Join Adam Wilbert for an in-depth discussion in this video Creating a foreign key relationship in SSMS, part of Database Fundamentals: Storage.
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- Creating a foreign key on an already existing table using SQL Data Definition Language is nearly identical to adding a primary key to a table. Let's add another Foreign Key Relationship between the CustomersCreditCard table and the CreditCardDetails table. First, let's go ahead and explore both of those here inside of our Object Explorer. In the CustomerCreditCards table, we have the fields, CustomerID and CreditCardNumber. And in the CreditCardDetails table, I've got another field here called CreditCardNumber as well. In the CreditCardDetails table, the CardNumber is the primary key.
Each credit card in our system will appear there a single time. In the CustomerCreditCard table though, we're mapping customers to the cards that they use. We might see the same card there multiple times if it's attached to several different customers. In this case, the CustomerCreditCard table wil be the Child table in the relationship. Since it's on the Many side of the One to Many relationship, we'll add the Foreign Key Constraint there. In order to add a Foreign Key Constraint, we need to alter the CustomerCreditCards table. So let's go ahead and start up a New Query window here, and the first thing we're going to do is type in the DDL statement Alter Table, and then the name of the table we want to alter, which is the CustomerCreditCards table.
On the next line we're going to add in a new constraint, and then we'll name the constraint FK_, the name of the Child table, and then an underscore, followed by the name of the Parent table. In this case, CustomerCreditCards_CreditCardDetails. Then we're going to specify which kind of constraint we're going to create. In this case, it's a Foreign Key Constraint. And then in parentheses we'll specify which field from the CustomerCreditCards table we're going to provide the link on.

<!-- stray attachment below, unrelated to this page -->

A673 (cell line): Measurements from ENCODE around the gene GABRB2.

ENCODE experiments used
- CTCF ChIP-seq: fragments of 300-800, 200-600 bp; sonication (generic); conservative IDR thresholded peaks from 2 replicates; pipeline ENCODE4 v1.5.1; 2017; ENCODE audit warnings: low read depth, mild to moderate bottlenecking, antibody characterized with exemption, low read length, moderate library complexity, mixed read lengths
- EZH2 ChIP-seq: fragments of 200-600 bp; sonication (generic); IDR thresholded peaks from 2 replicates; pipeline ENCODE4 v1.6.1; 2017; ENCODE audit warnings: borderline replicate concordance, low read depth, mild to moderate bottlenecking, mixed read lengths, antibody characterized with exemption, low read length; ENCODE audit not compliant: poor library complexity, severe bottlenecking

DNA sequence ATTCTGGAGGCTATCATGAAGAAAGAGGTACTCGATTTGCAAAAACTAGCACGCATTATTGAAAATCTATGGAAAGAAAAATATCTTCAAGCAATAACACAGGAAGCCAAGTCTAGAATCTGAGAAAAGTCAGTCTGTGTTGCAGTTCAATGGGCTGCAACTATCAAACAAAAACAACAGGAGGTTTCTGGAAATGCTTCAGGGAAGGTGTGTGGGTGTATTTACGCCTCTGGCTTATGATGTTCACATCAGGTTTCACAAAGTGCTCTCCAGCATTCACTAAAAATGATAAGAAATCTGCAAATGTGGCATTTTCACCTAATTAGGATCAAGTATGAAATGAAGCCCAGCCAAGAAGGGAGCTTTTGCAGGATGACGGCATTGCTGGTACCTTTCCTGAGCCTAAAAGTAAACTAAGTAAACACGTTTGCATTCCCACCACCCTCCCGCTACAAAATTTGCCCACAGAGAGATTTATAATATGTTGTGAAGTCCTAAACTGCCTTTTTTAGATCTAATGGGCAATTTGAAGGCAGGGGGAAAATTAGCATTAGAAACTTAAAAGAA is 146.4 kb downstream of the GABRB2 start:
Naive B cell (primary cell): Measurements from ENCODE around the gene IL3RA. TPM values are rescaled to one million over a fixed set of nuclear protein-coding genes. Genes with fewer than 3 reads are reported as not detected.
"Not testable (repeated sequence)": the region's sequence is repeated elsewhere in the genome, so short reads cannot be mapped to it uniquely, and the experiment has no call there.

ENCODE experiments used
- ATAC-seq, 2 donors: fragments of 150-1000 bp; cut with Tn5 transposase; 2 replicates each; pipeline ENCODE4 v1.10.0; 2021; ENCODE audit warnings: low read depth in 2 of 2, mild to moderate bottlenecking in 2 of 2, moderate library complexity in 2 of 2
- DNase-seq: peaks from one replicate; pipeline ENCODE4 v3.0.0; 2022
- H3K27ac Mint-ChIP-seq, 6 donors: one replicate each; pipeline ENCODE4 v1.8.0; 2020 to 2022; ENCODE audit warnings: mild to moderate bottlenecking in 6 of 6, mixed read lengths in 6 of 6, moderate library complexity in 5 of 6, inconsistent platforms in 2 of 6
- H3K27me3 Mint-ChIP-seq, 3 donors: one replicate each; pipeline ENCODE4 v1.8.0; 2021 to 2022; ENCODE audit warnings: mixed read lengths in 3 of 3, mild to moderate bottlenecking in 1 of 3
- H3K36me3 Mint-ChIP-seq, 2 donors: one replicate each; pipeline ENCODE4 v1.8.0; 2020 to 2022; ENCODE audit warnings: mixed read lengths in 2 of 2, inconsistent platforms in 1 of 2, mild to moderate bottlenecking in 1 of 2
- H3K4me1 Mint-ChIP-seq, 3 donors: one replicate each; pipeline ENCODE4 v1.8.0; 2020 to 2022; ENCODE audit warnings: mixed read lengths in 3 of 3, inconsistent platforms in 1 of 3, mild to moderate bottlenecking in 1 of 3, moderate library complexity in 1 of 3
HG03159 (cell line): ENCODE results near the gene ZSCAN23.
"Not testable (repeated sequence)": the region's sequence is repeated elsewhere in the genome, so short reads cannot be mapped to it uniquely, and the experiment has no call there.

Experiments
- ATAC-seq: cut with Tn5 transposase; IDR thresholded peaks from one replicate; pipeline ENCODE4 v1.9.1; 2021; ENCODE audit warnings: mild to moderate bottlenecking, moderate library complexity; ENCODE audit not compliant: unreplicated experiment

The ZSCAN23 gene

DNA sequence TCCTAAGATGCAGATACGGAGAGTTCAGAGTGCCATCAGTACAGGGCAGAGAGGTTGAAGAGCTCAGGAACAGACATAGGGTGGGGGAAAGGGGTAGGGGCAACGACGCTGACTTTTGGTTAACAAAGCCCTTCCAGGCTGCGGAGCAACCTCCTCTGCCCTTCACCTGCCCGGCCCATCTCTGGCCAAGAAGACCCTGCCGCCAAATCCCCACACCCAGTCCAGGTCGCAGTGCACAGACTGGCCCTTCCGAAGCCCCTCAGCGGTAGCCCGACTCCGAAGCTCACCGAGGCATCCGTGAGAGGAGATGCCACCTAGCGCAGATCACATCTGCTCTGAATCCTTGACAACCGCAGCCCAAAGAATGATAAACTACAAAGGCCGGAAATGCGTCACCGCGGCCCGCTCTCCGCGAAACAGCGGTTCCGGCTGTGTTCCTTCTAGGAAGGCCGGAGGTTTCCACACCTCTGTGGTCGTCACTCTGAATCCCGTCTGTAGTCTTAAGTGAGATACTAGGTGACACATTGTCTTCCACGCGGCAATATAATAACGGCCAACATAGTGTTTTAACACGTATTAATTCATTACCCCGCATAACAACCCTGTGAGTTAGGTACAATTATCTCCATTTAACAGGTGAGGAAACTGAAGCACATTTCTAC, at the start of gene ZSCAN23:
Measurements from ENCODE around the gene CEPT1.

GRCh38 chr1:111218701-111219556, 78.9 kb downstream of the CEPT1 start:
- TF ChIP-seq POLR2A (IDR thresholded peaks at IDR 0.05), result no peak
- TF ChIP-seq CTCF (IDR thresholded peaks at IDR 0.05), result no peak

In this case, that's the CreditCardNumber field. On the next line, we'll specify which table we're connecting to, so we'll say References, and then the table we're connecting to which is the CreditCardDetails table, and then in parentheses, the field in the CreditCardDetails table which is also CreditCardNumber. So that's our completed Alter statement. It's going to add the Constraint Name here, and we've got the names of the fields that are going to be connected together.
Now by default, the Referential Integrity Protections, they're already going to be enabled for this Foreign Key Relationship. If we wanted to turn on Cascade Updates and Cascade Deletes though, we can add two additional lines. In this case, I can type in On Delete Cascade and On Update Cascade. We'll finish our statment with the semicolon at the very end, and once I press the Execute button, we should get a message saying that the "Command was completed successfully." And if we take a look at our CustomerCreditCards table, which is this one right here, I'll right-click on it and say Refresh, and then come into the Keys folder, and we should see the new ForeignKey Relationship between the CustomerCreditCards and the CreditCardDetails section right there.
So that's how you add a foreign key constraint to an existing table. Just like with the primary key constraints, if you're building a new table with a Create Table statement, then you already know that it's going to include a foreign key. You can build that Add Constraint line right into the original Creation statement as well.
Note: This course will also prepare certification candidates for the "Understanding data storage" domain of the Microsoft Technology Associate (MTA) Exam 98-364, Database Administration Fundamentals. Find out more at https://www.microsoft.com/learning/en-us/exam-98-364.aspx.
- Reducing redundancy with normalization
- Fixing partial dependencies
- Creating primary keys
- Linking tables with foreign keys
- Creating clustered and nonclustered indexes